State Department warns travelers away from Sudan, Tunisia
The Seattle Times
The State Department on Saturday cut embassy staffing to minimum and issued travel warnings for Sudan and Tunisia due to security concerns over rising anti-American violence.
“Given the security situation in Tunis and Khartoum, the State Department has ordered the departure of all family members and nonemergency personnel from both posts, and issued parallel travel warnings to American citizens,” said department spokeswoman Victoria Nuland.
In Tunisia, the warning advised Americans that the international airport in Tunis is open and encouraged all U.S. citizens to depart on commercial flights. It said Americans who chose to remain in Tunisia should use extreme caution and avoid demonstrations. On Friday, protesters climbed the walls into the U.S. Embassy in Tunis, torching cars in the parking lot, trashing the entrance building and setting fire to a gym and a neighboring American school that is now unusable.
Should a European law protect American air travelers?
Paul Kivett’s plane broke down twice before it could take off from Chicago this summer. He arrived in Paris almost five hours late.
If his had been a domestic flight, then Kivett, an architectural photographer based in Kansas City, Mo., would have been entitled to nothing more than the $15 meal vouchers that American Airlines offered. But he believed that under a little-known European consumer law adopted in 2004, called EU 261, the airline owed him more: specifically, 600 euros (about $775) cash, the set compensation for a delayed flight.
EU 261 established consumer protections not afforded American air travelers, including compensation for delays, denied boarding and flight cancellations. Airlines have pushed back, interpreting the law as narrowly as possible. In Kivett’s case, for example, American maintained that EU 261 simply does not apply to him.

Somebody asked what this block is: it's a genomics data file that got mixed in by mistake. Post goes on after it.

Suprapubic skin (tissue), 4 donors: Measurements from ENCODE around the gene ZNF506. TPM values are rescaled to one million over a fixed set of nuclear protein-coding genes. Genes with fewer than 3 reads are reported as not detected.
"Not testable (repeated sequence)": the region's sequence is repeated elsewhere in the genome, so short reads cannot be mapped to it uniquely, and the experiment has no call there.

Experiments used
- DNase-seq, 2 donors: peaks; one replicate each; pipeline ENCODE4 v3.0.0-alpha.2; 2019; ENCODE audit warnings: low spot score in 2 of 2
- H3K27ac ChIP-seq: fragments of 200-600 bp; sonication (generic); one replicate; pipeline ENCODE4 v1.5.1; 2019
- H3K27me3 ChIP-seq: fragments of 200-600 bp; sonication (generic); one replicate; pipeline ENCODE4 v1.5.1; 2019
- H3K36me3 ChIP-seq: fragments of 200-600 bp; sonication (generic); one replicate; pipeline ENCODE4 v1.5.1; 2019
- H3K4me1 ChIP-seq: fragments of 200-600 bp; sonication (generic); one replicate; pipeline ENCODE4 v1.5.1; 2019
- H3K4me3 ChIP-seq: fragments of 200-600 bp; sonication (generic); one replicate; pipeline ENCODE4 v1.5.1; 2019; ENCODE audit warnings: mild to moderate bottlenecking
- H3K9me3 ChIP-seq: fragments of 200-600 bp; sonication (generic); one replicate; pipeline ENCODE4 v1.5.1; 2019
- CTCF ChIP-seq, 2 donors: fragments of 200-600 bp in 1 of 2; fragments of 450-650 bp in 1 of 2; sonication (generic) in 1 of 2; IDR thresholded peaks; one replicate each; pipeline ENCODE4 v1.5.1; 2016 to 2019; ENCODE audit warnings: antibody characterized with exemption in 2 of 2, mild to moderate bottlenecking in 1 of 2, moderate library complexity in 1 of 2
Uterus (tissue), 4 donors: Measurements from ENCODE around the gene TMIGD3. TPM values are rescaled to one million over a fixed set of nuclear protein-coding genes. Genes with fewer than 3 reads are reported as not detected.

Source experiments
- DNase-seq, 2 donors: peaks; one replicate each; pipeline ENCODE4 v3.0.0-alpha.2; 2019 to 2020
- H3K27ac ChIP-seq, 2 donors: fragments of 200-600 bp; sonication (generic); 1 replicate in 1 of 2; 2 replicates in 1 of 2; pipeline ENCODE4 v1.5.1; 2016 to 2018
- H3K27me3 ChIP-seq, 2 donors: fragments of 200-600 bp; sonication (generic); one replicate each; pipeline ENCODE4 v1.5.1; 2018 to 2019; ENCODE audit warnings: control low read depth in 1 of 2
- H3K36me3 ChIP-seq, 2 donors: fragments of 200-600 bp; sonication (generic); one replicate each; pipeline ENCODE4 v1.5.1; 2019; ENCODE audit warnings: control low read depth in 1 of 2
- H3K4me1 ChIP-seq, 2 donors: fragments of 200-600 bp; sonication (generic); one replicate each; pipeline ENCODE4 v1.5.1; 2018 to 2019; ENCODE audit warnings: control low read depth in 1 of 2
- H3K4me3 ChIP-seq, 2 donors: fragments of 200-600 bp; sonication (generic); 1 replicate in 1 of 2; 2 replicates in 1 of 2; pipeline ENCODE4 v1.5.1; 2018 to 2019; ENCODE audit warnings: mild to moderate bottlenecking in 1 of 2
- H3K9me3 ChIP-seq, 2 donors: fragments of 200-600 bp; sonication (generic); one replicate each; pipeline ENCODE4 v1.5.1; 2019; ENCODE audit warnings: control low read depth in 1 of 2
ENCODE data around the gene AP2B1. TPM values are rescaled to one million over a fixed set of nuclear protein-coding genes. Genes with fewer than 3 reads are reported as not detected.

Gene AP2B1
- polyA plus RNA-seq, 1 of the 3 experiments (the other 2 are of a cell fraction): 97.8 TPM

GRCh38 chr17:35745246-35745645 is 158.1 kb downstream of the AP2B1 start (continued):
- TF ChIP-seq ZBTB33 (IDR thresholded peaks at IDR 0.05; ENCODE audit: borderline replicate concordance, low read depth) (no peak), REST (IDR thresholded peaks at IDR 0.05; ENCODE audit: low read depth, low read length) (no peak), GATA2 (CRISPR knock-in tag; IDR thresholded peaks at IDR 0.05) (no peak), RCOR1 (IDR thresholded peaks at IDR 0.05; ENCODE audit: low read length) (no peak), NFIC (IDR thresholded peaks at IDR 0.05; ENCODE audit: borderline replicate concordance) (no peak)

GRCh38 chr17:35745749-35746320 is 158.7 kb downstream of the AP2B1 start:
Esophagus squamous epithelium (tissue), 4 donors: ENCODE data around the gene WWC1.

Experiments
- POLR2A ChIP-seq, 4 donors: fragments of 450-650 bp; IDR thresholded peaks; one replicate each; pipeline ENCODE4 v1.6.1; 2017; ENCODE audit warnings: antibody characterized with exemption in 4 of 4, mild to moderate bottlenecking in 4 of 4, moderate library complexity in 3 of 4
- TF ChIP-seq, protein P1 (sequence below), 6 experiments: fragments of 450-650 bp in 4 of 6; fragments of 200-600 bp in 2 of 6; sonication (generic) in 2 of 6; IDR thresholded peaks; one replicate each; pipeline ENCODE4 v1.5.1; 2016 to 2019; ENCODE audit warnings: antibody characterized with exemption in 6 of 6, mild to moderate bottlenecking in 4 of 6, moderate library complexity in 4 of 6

Tourists from South Asia need varsity degree to visit UAE
Battling an illegal influx, the UAE has decided to adopt a stricter visa regime for tourists from labour exporting countries like India and Pakistan, under which such travellers will now require a university degree to visit the rich Gulf state, a media report said today.
Besides India and Pakistan, the largest countries exporting labour to the Gulf nation are the Philippines, Bangladesh and Sri Lanka.
The new regime bans visit visas for some workers, especially from traditional labour exporting countries to the UAE, and sets a university degree as a prerequisite for obtaining a visa, plus other requirements, a top immigration official told Gulf News.
WIRED and Marriott Hotels & Resorts Debut Event Series
WIRED and Marriott Hotels & Resorts, signature brand of Marriott International (NYS: MAR) , today announced a partnership to launch the WIRED + Marriott Culturazzi Series. Kicking off with a Marriott Meetup: Five Startups to Watch event at the Boston Marriott Long Wharf on September 19, WIRED Insiders — startup executives, digital game changers, gadget gurus, culture vultures, and adventurers — will curate four events hosted exclusively at U.S. Marriott properties through December.
“As we transform our lobbies and public spaces, they are buzzing with younger travelers connected to their digital worlds, blending work and play,” said Paul Cahill, senior vice president of brand management of Marriott Hotels & Resorts. “Together with WIRED, we will bring provocative and stimulating experiences to our hotel guests and the local community amplified on their social networks and on our Facebook and Twitter pages, as well as by Marriott Hotels & Resorts’ cadre of social media influencers.”